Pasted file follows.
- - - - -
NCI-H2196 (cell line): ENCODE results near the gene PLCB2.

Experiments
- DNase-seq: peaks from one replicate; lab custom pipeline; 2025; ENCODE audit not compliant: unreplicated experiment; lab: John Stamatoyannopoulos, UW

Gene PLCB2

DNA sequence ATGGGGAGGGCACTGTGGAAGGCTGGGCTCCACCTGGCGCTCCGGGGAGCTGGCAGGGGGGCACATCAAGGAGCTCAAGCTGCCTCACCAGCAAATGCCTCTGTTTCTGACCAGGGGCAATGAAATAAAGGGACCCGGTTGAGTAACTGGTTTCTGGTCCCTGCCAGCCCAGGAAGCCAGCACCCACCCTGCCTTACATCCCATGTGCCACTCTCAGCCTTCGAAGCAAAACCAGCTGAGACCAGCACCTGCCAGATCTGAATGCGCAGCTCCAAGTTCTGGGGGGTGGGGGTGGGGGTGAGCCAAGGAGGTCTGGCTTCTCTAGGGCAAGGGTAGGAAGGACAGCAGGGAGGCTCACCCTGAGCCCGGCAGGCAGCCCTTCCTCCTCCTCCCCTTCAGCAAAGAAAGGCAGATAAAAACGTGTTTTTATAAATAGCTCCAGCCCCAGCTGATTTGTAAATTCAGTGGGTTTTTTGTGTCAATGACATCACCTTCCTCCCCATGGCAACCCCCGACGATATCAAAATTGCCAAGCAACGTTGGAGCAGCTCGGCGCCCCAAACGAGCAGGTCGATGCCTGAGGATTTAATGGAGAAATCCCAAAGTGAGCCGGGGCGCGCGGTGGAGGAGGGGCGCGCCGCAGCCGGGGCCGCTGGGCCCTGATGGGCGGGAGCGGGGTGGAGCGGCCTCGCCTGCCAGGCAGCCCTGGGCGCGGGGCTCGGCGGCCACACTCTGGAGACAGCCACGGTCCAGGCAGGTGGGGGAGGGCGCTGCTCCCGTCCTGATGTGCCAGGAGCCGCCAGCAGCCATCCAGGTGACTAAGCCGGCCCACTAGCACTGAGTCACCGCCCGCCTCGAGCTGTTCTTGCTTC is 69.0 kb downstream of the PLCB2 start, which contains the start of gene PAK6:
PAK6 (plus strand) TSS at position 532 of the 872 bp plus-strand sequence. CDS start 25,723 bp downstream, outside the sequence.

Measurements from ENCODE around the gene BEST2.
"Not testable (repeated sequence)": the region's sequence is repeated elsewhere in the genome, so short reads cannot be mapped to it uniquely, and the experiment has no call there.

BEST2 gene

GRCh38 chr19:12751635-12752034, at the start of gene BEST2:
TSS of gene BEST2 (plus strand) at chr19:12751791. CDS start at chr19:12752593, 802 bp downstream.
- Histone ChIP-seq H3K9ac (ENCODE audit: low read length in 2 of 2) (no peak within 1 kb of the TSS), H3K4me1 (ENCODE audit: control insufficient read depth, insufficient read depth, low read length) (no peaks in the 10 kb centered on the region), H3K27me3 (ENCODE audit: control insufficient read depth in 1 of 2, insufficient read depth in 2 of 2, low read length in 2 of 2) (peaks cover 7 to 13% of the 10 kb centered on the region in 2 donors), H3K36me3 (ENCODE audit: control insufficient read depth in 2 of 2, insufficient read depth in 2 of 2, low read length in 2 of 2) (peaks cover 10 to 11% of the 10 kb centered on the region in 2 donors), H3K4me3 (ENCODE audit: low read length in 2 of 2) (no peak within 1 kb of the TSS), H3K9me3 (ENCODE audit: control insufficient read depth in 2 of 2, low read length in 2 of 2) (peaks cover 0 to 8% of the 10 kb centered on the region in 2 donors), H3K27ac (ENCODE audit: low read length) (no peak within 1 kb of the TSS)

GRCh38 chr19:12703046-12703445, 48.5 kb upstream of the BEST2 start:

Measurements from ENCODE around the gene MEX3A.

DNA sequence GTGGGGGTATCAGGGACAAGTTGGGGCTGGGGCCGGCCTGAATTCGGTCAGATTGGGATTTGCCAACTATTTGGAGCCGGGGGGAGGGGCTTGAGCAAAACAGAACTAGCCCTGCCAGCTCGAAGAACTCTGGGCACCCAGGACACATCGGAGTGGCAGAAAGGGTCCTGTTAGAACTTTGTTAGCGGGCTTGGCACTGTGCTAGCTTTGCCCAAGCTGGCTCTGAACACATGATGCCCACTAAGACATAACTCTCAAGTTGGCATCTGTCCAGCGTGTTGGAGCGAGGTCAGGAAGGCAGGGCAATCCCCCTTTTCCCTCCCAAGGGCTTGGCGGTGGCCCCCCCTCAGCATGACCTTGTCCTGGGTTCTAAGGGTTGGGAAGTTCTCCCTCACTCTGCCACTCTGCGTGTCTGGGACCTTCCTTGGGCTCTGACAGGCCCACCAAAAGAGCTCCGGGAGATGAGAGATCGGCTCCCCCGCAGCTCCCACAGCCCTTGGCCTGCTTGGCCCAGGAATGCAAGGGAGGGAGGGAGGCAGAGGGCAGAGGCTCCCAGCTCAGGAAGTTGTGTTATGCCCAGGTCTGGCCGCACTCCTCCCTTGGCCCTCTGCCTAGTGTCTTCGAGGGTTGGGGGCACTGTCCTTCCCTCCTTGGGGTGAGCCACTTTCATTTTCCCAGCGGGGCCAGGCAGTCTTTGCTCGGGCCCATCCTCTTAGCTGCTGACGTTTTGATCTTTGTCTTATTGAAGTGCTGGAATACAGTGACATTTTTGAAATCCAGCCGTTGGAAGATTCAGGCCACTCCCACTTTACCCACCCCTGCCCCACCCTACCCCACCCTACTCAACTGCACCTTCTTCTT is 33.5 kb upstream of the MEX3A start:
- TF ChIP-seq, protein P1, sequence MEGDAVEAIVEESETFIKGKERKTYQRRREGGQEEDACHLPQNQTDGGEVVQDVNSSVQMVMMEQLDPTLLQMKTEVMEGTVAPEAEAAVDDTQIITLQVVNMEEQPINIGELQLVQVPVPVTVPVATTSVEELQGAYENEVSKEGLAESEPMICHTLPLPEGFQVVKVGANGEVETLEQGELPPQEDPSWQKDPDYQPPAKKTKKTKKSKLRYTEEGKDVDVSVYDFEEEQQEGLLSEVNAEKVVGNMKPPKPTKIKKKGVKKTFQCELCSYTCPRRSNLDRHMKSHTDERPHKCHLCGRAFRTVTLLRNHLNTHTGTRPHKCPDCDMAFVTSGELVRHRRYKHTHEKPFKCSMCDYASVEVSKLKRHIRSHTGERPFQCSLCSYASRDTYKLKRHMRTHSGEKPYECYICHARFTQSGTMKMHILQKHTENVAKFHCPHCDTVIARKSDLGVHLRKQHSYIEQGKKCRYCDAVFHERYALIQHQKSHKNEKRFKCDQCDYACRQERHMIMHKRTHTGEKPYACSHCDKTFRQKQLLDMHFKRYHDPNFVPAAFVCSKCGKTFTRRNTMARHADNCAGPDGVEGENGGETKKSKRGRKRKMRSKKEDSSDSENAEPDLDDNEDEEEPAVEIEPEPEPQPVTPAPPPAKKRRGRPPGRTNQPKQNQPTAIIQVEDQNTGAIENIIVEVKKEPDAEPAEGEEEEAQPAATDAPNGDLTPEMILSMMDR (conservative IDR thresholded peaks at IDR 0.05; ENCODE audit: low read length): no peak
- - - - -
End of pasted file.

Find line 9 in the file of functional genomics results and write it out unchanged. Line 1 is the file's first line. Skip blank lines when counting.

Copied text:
BEST2 gene